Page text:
Differential expression of PHLDA1 (TDAG51) in basal cell carcinoma and trichoepithelioma
ABSTRACT Background A recent small series demonstrated perfect sensitivity and specificity utilizing immunostaining for PHLDA1, a marker of follicular stem cells, in the distinction of desmoplastic trichoepithelioma and morphoeiform basal cell carcinoma (BCC) in small biopsy specimens. Objectives To assess this result more broadly. Methods We performed immunoperoxidase staining of BCCs (superficial n = 16, nodular n = 15, micronodular n = 15, infiltrative n = 17, morphoeiform n = 16, infundibulocystic n = 14) and trichoepitheliomas (conventional n = 19, desmoplastic n = 16) with PHLDA1. Results Morphoeiform BCCs typically lacked PHLDA1 staining (88% demonstrated no staining and 12% of cases had staining in < 25% of the tumour), while in contrast 74% of classical and 88% of desmoplastic trichoepitheliomas demonstrated strong PHLDA1 staining in over half of the tumour. However, micronodular BCCs demonstrated focal to diffuse positive staining in a third of the cases. Conclusions Based upon our staining results, we discuss the biological significance of PHLDA1 expression and the limits in its diagnostic utility.
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ABSTRACT: Context .- Immunohistochemistry is not a diagnostic test but a highly valuable tool that requires interpretation within a context. Objective .- To review the current status and limitations of immunohistochemistry in dermatopathology. Data Sources .- English-language literature published between 1980 and 2014. Conclusions .- Although immunohistochemistry is rarely completely specific or sensitive, it is an important adjunctive technique in dermatopathology and can be helpful in a series of diagnostic dilemmas.Archives of pathology & laboratory medicine 01/2015; 139(1):83-105. DOI:10.5858/arpa.2014-0075-RA · 2.88 Impact Factor
Article: TrichoblastomasAnnales de Dermatologie et de Vénéréologie 08/2014; 141(8-9). DOI:10.1016/j.annder.2014.06.001 · 0.67 Impact Factor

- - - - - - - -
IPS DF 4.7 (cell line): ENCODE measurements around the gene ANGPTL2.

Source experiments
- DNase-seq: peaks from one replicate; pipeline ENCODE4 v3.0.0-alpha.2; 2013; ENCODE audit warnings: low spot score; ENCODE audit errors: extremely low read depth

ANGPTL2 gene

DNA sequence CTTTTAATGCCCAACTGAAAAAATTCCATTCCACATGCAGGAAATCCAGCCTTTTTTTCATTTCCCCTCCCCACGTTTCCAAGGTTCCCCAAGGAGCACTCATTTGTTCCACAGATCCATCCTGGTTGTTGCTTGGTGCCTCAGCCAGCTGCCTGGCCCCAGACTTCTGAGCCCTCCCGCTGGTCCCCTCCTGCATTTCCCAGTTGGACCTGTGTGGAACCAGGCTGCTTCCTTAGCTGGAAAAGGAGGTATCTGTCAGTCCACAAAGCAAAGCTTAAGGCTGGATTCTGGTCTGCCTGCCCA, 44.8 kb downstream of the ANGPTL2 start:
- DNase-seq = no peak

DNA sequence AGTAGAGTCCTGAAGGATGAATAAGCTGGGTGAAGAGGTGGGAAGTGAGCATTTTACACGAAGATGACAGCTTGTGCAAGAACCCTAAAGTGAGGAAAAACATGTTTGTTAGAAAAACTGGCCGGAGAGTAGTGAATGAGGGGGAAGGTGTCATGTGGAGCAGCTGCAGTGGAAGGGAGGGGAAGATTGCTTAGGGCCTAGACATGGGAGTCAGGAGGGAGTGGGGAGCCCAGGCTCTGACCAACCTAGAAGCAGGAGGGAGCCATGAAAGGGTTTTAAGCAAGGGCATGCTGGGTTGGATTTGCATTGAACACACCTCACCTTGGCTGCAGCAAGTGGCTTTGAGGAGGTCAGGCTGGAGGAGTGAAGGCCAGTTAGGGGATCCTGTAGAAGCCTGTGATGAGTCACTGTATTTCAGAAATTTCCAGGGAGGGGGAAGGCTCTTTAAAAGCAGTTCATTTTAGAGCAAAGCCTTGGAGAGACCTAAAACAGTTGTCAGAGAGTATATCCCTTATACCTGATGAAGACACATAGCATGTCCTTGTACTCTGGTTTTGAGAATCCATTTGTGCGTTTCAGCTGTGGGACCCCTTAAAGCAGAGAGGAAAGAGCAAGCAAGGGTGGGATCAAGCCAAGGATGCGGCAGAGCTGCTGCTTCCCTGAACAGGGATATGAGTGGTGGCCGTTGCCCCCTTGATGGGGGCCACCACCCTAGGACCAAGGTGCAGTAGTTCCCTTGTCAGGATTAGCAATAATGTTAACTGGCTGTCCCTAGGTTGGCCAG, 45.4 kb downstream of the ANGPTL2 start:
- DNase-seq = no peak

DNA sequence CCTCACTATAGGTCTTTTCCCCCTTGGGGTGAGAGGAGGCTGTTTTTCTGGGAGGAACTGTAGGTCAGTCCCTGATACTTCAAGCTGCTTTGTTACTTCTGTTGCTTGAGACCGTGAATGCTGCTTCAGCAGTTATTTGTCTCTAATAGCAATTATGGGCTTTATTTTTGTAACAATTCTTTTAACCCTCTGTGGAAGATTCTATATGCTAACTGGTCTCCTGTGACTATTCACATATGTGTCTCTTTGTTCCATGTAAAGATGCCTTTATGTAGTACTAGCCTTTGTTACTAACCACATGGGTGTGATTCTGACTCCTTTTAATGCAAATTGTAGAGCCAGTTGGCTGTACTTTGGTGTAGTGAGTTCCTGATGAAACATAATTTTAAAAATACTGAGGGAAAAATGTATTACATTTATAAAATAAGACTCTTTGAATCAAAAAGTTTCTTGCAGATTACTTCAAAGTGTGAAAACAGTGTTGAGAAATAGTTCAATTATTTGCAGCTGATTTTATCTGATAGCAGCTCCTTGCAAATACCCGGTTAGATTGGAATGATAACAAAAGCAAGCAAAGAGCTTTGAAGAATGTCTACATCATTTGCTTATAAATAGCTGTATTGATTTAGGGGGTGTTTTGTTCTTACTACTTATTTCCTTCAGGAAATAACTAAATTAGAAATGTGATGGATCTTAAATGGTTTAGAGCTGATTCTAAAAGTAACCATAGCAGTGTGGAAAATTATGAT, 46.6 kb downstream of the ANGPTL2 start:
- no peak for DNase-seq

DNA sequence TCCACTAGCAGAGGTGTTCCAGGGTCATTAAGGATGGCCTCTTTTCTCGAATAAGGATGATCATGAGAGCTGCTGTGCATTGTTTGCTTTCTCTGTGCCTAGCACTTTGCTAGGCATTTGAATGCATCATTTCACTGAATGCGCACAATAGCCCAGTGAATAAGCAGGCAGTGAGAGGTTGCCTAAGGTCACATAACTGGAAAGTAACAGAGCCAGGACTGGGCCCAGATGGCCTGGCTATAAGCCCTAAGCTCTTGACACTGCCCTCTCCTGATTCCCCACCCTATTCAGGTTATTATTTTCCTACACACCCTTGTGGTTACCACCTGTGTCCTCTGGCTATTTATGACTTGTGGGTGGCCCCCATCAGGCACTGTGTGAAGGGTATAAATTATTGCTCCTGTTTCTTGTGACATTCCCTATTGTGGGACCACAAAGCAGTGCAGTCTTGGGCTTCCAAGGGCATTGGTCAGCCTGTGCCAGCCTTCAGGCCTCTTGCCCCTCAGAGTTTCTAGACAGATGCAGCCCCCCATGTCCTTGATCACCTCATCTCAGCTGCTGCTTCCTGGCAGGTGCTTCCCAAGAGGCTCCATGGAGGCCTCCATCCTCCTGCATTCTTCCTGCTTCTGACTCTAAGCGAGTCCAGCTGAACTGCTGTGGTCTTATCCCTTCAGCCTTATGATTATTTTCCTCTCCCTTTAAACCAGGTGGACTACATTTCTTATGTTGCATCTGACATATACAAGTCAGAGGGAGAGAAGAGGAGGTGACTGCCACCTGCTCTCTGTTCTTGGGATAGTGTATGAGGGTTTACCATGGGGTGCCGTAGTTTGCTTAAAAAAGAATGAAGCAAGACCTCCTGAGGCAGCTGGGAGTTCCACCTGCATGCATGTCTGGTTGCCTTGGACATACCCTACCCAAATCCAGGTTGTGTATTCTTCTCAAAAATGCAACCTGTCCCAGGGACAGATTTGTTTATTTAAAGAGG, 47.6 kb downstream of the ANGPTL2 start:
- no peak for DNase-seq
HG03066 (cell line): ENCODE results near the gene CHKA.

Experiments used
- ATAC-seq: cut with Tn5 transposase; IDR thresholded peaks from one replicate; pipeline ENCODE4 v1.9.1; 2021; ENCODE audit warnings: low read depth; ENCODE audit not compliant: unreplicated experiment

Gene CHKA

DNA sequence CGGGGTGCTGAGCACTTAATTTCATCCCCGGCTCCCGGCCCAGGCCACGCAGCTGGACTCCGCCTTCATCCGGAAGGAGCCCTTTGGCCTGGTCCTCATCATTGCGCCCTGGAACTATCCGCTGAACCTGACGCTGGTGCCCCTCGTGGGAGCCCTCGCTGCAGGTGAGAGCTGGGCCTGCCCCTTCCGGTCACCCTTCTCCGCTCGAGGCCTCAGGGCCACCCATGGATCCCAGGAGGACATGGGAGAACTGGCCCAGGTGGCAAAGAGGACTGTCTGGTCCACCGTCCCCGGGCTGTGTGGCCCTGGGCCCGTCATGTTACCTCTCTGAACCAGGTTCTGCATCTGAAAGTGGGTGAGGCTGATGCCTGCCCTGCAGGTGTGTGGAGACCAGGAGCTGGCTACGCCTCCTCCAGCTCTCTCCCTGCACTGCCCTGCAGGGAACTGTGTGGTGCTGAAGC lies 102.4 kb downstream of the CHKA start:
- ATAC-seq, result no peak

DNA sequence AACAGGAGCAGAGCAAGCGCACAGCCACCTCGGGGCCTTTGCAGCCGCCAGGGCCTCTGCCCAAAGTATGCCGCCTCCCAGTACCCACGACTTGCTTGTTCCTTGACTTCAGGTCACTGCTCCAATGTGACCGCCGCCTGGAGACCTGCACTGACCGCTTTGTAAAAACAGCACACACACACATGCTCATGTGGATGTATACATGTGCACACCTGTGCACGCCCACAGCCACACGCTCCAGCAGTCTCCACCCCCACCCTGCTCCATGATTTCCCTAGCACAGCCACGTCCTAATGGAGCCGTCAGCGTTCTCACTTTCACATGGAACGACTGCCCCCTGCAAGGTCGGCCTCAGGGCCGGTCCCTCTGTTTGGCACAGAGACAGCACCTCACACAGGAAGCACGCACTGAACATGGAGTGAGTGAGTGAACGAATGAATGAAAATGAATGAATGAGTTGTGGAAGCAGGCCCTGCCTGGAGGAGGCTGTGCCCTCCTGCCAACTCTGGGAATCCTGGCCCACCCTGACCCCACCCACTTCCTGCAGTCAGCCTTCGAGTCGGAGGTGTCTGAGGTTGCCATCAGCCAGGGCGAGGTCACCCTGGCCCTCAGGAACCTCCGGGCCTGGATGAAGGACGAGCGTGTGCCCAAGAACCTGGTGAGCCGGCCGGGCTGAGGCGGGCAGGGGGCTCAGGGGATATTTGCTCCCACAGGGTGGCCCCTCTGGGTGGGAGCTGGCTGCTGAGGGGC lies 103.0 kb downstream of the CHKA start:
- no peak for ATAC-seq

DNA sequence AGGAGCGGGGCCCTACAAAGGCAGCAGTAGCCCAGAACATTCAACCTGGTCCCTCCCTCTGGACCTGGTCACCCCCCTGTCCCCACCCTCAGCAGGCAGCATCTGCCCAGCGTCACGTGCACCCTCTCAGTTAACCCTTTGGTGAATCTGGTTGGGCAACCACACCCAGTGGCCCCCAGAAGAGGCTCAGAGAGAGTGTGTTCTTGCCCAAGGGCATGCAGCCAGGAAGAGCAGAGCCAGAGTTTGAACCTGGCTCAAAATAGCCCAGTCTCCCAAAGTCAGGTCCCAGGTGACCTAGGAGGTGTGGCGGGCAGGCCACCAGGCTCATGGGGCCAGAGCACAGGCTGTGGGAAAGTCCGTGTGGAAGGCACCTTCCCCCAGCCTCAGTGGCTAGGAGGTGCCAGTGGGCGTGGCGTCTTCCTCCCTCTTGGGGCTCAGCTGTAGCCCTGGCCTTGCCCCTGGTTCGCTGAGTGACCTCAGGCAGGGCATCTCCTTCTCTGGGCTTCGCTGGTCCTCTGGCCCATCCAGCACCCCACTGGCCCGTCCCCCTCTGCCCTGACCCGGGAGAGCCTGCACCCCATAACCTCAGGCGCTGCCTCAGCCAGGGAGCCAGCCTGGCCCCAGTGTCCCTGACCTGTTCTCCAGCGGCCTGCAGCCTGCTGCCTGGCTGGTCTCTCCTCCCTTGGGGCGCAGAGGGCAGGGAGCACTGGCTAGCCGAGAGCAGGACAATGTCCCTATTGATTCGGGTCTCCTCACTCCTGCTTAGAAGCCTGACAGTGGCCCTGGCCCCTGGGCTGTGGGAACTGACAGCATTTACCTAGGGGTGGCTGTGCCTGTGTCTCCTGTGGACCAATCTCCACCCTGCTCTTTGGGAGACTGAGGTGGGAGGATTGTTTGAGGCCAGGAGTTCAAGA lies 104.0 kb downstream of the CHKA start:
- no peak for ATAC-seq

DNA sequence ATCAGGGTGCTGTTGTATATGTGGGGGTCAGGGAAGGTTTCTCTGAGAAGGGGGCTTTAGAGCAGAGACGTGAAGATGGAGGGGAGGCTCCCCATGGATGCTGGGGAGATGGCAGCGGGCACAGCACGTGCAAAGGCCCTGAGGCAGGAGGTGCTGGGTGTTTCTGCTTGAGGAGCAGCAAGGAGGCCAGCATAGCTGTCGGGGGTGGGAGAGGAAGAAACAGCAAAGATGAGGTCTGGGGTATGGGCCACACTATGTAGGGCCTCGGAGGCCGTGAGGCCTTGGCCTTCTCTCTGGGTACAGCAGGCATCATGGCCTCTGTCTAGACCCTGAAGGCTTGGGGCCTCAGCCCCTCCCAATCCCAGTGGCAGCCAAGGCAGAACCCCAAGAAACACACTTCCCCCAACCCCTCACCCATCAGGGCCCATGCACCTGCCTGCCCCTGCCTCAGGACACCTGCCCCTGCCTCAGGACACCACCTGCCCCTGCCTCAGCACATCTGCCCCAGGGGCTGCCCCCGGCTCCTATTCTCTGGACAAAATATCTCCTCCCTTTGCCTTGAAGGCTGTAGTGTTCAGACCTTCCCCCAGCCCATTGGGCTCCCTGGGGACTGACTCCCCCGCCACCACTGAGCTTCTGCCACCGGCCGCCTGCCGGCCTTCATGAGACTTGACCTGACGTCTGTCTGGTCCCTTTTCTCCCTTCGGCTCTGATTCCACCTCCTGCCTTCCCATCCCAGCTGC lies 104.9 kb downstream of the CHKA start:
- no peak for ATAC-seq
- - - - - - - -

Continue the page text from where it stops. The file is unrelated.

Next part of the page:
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ABSTRACT: Context.-Because the skin and modified mucosal surfaces of the vulvar region contain dense apocrine glands and anogenital mammary-like glands, in addition to eccrine glands and folliculosebaceous units, benign as well as malignant lesions derived from these adnexal structures are, not surprisingly, found in the vulva. However, their incidence occurring in the vulva has not been reported, to our knowledge. Objective.-To determine the incidence of various vulvar adnexal lesions. Design.-We performed a retrospective review (1978-2010) of the cases at our institution. Results.-A total of 189 vulvar adnexal lesions were identified. Most of these lesions were benign (133 of 189; 70%), with hidradenoma papilliferum being the most common, followed by syringoma and various types of cysts. Rare cases of tubular adenoma, poroma, spiradenoma, hidradenoma, cylindroma, sebaceoma, and trichoepithelioma were identified. Malignant adnexal neoplasms comprised the remaining 30% (56 of 189) of the cases. Extramammary Paget disease was the most common (49 of 56), and 29% (14 of 49) demonstrated an invasive component. Rare cases of basal cell carcinoma, sebaceous carcinoma, apocrine carcinoma, adenoid cystic carcinoma, and spiradenocarcinoma were identified. Conclusions.-In this retrospective review, we identified several benign entities that have not been previously reported on the vulva, namely pilomatricoma, poroma, spiradenoma, and sebaceoma. Hidradenoma papilliferum and extramammary Paget disease were the most common benign and malignant adnexal neoplasms, respectively. The spectrum of various vulvar adnexal lesions appears to reflect the frequency of the underlying glandular elements.Archives of pathology & laboratory medicine 09/2013; 137(9):1237-46. DOI:10.5858/arpa.2012-0434-OA · 2.88 Impact Factor